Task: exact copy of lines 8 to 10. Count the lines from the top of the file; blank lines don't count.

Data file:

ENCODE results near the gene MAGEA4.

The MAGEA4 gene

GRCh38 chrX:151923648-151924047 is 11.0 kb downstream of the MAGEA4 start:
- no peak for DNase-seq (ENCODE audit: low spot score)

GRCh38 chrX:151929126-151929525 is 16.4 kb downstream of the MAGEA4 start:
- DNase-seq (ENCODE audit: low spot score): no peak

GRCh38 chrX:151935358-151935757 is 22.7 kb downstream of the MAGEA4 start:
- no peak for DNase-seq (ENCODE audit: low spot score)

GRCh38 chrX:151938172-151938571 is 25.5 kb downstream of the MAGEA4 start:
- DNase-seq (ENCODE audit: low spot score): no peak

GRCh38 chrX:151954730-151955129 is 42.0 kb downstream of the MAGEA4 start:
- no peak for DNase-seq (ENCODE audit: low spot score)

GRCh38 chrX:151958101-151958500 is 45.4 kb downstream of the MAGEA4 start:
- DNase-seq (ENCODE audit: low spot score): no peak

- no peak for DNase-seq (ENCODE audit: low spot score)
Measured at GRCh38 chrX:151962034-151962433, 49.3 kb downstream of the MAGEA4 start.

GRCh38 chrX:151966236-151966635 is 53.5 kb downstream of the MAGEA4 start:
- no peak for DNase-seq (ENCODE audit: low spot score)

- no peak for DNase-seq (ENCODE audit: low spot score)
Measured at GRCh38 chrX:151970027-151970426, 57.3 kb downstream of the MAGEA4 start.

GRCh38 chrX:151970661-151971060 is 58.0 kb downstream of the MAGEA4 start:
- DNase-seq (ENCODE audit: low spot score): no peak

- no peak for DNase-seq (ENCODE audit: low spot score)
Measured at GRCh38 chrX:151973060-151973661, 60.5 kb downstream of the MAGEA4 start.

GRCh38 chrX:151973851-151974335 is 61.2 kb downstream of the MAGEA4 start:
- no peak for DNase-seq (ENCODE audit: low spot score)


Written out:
- no peak for DNase-seq (ENCODE audit: low spot score)

GRCh38 chrX:151938172-151938571 is 25.5 kb downstream of the MAGEA4 start:
- DNase-seq (ENCODE audit: low spot score): no peak